The Inquirer reports that the the Business Software Alliance (BSA) is lamenting the death of Cyber Intelligence Sharing and Protection Act (CISPA) after its Senate counterpart – the Cybersecurity Act of 2012 was voted down in the Senate. Prior to that the bill could not get past a filibuster because it didn't have the required 60 votes to overcome it. The latest action on the bill puts the issue to bed for 2012 – at least.
"It is disappointing that senators haven't yet been able to reach an agreement on cybersecurity legislation – but stalemate doesn't make the issue go away," said BSA president and CEO Robert Holleyman in a statement. "There is no getting around the fact that we need to bolster America's cybersecurity capabilities. We urge both parties to put this issue at the top of the agenda in the next Congress."
Senate majority leader Harry Reid (D-Nevada) also lamented the rejection of CISPA, saying that not approving the bill leaves the US wide open to cyber attack. At least he didn't warn us of a pending "cyber 9-11."
"National security experts say there is no issue facing this nation more pressing than the threat of a cyber attack on our critical infrastructure," said Senator Reid. "Terrorists bent on harming the United States could all too easily devastate our power grid, our banking system or our nuclear plants," he said, playing on largely imaginary internet security fears.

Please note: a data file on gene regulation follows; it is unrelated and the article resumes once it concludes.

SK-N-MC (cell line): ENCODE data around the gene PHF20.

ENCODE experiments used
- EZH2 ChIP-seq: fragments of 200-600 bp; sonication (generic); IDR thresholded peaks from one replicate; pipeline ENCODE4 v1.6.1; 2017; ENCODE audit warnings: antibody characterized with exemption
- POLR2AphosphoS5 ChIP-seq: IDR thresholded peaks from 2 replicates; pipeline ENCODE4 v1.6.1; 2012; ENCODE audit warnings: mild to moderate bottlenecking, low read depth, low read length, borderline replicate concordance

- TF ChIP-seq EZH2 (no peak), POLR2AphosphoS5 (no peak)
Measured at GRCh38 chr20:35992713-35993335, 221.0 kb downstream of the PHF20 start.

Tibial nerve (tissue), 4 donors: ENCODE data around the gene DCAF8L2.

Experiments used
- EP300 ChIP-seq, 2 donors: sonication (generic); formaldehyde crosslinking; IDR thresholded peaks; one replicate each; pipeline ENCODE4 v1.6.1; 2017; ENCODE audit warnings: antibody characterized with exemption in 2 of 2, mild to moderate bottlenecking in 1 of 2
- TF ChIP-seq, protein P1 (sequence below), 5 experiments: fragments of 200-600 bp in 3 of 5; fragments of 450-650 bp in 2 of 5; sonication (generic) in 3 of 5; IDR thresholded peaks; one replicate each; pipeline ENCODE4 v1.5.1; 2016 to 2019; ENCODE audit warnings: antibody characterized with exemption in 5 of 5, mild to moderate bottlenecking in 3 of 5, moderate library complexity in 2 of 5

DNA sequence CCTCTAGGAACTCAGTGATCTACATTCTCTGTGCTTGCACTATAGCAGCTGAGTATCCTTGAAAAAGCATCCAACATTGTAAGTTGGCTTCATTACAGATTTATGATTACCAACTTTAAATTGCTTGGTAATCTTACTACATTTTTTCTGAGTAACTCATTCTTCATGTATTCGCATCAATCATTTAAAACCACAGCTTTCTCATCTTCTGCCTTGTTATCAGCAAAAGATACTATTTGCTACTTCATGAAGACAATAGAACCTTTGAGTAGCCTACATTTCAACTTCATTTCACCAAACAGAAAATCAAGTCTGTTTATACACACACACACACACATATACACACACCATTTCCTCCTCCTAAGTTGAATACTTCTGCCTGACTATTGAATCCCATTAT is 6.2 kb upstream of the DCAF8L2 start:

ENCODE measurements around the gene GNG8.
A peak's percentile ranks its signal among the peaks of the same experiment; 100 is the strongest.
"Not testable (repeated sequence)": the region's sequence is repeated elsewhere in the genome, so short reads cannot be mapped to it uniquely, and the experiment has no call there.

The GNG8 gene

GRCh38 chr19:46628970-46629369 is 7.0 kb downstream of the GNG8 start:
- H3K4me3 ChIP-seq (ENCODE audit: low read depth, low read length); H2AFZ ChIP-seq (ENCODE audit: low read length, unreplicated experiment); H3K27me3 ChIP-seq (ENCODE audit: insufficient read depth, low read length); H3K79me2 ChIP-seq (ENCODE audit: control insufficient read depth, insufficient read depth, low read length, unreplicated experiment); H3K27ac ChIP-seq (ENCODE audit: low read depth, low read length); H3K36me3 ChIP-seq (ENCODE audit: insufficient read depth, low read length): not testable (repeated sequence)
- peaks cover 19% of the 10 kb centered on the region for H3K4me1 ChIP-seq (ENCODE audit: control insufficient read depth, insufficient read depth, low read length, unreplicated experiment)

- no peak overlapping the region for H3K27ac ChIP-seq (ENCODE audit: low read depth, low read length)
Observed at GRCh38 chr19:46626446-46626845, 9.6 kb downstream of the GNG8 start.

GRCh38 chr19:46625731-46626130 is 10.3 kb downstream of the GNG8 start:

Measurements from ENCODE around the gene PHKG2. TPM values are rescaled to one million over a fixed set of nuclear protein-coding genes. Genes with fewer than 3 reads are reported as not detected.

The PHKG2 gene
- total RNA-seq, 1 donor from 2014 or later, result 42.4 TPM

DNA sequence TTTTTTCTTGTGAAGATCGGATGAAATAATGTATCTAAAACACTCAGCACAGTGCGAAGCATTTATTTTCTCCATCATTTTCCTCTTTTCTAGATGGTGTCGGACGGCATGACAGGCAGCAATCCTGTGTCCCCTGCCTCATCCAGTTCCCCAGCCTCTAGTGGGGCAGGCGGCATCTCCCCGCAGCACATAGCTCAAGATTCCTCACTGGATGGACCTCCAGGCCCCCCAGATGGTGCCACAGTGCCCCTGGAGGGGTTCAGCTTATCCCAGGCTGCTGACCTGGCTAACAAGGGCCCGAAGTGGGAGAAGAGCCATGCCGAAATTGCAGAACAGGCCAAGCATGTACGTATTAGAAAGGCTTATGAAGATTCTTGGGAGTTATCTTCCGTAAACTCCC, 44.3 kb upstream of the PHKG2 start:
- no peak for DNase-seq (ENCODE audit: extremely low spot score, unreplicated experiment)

"A bipartisan group of Senators has worked for three years to craft this legislation," he continued. "Yet Republicans filibustered this worthy measure in July. It's imperative that Democrats and Republicans work together to address what national security experts have called 'the most serious challenge to our national security since the onset of the nuclear age sixty years ago.'"
The Electronic Frontier Foundation described CISPA as "dangerously vague" and noted that it gave corporations immunity allowing for the carte blanche sharing of information to any government agencies that wanted it.
"We're looking forward to having a more informed debate about cybersecurity next session, and hope Congress will bear in mind the serious privacy interests of individual Internet users," said EFF senior staff attorney Lee Tien. "We don't need to water down existing privacy law to address the challenges of cybersecurity."
Source: The Inquirer